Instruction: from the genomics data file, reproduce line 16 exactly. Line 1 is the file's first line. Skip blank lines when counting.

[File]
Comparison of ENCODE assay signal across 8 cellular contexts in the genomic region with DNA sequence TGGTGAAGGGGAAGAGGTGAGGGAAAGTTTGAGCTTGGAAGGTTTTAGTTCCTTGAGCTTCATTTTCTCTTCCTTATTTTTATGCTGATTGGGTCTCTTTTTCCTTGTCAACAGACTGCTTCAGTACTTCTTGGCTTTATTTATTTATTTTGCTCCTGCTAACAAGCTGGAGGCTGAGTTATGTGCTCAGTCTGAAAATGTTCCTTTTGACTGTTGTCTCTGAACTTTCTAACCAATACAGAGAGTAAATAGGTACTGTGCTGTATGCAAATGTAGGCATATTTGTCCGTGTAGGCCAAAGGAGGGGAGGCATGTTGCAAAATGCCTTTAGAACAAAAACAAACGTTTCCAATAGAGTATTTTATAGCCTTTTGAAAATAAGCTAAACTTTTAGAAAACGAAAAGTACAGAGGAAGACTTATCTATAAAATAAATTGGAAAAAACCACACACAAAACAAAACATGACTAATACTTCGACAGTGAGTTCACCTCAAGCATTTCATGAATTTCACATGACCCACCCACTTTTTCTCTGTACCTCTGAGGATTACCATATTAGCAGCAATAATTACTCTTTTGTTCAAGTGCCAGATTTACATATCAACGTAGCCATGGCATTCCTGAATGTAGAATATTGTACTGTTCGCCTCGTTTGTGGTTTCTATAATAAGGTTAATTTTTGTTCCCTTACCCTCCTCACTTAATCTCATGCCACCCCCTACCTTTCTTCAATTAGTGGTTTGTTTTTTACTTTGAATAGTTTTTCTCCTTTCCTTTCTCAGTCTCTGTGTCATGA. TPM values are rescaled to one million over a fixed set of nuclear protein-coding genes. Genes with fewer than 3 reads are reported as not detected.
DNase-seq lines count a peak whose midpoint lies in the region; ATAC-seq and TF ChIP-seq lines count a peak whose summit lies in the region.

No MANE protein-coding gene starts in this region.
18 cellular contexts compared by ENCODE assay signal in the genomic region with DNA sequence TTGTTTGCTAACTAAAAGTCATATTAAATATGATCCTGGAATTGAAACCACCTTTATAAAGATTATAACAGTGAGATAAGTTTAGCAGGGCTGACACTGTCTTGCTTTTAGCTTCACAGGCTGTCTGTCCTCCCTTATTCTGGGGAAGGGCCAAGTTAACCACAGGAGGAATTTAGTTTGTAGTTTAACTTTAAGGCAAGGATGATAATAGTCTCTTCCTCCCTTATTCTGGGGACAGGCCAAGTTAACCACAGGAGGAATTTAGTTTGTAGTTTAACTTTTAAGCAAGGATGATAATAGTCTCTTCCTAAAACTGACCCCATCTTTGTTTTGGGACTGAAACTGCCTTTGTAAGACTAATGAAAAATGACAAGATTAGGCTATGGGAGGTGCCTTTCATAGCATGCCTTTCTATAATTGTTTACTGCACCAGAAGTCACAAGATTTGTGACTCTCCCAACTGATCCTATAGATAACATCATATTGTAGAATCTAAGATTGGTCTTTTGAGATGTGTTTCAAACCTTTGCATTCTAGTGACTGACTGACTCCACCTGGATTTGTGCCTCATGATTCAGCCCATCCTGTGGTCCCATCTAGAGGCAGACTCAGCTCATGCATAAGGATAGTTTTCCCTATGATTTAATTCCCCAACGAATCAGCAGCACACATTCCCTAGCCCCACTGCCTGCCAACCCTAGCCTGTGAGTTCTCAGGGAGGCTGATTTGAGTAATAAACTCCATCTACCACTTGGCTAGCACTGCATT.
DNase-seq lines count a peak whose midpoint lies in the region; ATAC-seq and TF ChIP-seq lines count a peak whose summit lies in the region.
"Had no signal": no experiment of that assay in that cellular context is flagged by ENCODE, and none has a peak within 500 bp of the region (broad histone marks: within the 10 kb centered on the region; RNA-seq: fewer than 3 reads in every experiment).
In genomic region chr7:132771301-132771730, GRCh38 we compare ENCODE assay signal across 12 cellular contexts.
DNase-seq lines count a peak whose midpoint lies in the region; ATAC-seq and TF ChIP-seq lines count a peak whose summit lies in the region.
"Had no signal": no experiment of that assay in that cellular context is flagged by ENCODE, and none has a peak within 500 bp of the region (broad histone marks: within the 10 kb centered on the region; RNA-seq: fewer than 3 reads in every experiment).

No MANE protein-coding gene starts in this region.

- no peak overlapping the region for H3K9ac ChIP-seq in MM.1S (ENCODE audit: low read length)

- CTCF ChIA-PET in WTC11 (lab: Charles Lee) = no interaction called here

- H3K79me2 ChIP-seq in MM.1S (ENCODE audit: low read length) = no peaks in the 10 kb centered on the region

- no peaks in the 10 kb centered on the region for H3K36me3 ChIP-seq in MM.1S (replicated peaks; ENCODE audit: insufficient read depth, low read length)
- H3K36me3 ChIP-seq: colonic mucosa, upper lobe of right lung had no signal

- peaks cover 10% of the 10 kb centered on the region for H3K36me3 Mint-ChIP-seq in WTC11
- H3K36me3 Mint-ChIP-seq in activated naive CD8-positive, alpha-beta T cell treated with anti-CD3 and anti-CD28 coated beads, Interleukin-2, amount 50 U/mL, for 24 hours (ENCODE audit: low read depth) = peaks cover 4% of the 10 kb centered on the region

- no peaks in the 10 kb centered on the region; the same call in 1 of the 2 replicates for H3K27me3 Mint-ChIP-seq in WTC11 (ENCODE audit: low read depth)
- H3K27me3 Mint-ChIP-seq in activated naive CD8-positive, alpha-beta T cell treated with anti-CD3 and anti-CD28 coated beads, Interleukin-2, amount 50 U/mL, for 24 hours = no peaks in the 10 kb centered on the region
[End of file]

- peaks cover 10% of the 10 kb centered on the region for H3K36me3 Mint-ChIP-seq in WTC11